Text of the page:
Yooka-Laylee is the spiritual successor to the much loved Rare games, Banjo-Kazooie & Banjo-Tooie. With Rare being a shell of its former self after years under Microsoft, many of the original team came together to create Playtonic Games & set about making Yooka-Laylee.
Yooka-Laylee was announced to be a Kickstarter project in May 2015 & reached its goal quickly before being released on the 11th of April 2017.
Completely banking on the nostalgic love gamers have for the Banjo-Kazooie series, Yooka-Laylee seemed destined to be successful no matter what. The question is though: Does Yooka-Laylee deliver a fun, vibrant throw back game? A game that feels modern or is it time we took off the rose-tinted glasses?
The answer is both yes & no. Yes, Yooka-Laylee is a fun game with vibrant & colourful worlds, unique characters & classic 3D platforming gameplay. Unfortunately it’s a flawed experience. It feels so dated already, it’s lacking in content & has some serious design issues that shouldn’t happen in a high profile release like this.
Before we get into the grittiness of the game though…
Capital B & his assistant Dr. Quack have come up with a plan to steal the world literary work using a machine designed by the good Dr. Capital B is an unscrupulous business…errr, bee & wants to use the books to make even more money.
It’s up to the pairing of Yooka & Laylee to stop Capital B’s plan by rescuing the pages (known as ‘pagies’) of a very special book. They’ll have to go deep into Hivory Towers, the sprawling business centre of Capital B’s empire & explore 5 different worlds, defeat bosses, take part in quizzes with Dr. Quack & eventually take down the King Bee himself.
Yooka is a green lizard, Laylee is a bat. They are best friends & compliment each other in a very similar way to a certain bear & bird. Anyone familiar with the Banjo-Kazooie style of controls will feel instantly at home. It’s also where the first of Yooka-Laylee’s problems arise.
The controls can be so fiddly, so frustrating & detract from a lot of the fun. This is made much worse by a camera system ripped straight out of the late 90’s. It will get stuck behind things, zoom up close at the wrong time & often see you leap to your death as it spins wildly around.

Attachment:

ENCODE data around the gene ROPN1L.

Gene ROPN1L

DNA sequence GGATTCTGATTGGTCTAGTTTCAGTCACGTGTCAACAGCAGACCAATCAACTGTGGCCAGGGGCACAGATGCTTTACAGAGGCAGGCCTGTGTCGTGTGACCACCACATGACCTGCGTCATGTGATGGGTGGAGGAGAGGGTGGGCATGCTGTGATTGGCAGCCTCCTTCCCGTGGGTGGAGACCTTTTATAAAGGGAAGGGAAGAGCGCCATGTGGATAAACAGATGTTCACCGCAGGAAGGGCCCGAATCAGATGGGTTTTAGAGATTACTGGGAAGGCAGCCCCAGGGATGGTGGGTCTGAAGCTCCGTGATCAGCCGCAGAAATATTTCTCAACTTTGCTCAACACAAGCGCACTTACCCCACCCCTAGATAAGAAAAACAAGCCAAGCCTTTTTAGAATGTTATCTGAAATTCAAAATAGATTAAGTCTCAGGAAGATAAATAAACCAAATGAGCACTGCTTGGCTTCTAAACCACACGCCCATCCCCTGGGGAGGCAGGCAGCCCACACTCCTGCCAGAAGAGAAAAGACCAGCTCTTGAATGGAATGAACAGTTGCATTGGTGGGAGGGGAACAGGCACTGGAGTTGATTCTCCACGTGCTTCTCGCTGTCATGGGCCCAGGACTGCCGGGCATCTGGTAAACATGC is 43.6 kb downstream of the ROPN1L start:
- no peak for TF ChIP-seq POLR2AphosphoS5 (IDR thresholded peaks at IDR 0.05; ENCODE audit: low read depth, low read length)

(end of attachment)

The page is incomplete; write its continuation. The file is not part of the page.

It’s a constant problem & while it is reminiscent of late 90’s 3D platformers, it’s the kind of memory best consigned to the bin.
As you progress, you unlock new moves from a shop-keeper character called Trowser.
One of the many unique & cool characters introduced throughout. These moves allow Yooka & Laylee to overcome obstacles that they previously couldn’t. For example, very late in the game you’ll earn the ability to fly for short periods of time. This allows access to areas in levels & the main hub of Hivory Towers that were previously blocked.
Like all good collect-a-thons it’s a progression system that helps you find all the different items found throughout each of the 5 worlds. It’s not just pagies but quills (like notes), ghost writers (jingos), health extenders & more. Its not necessary to collect everything to finish the game though. Only 100 pagies of the 145 available are needed to get to the final boss battle.
This lack of linear gameplay means you can approach each world at your own pace. Almost all boss battles can be skipped or more likely, missed. That’s a bit of a pity as the boss battles are some of the most entertaining moments of the game & the only time the game really proves to be challenging.
Each world has a large number of ‘quests’ that offer pagies as rewards but they rarely offer decent challenge. Fly through rings, race against other characters, find items for other characters, transform into other things ala Banjo-Tooie, solve the occasional puzzle…it’s basic stuff but at least makes the expansive worlds seem less empty.
There has been some imagination used here though. Each of the 5 worlds have a theme & a very unique style. Tribalstack Tropics (jungle world) Glitterglaze Glacier (ice/snow world), Moodymaze Marsh (swamp world) Capital Cashino (a casino world) & Galleon Galaxy (space like water world).
You use pagies to unlock the worlds & once you’ve collected more you can expand it once. This opens new areas making even more pagies available. The problem with this is that before you expand the world it feels far too small & very limiting.
For all it’s ‘throwback’ gameplay & visuals Yooka-Laylee lacks a serious amount of content. To cap it off though, paid for DLC will be coming which will no doubt include new worlds. Contrast that with Banjo-Kazooie’s nine worlds (not including Spiral Mountain or Gruntilda’s Lair too) & Banjo-Tooie’s nine offerings. Not good at all.
One of the final high points of Yooka-Laylee is the excellent music that feels both nostalgic & original. Bringing back original Rare composers David Wise, Grant Kirkhope and Steve Burke was an excellent decision & the music really hammers home the classic feel.
Like many, I wanted to love Yooka-Laylee & in a lot of ways I do. There is no doubting that it’s the spiritual successor to the BK games & the love felt for the series shines through. It’s visually striking thanks to its colourful nature even if it looks rough around the edges & it’s got many entertaining characters & interesting level designs.
It’s the sometimes awkward controls, horrible camera, empty worlds & lack of content that lets it down. Priced at £34.99 it’s absolutely not worth it. Had it been £15-£20 it would have been far easier to recommend. Hopefully this is just the starting point for Yooka-Laylee & future games can build on the good found here.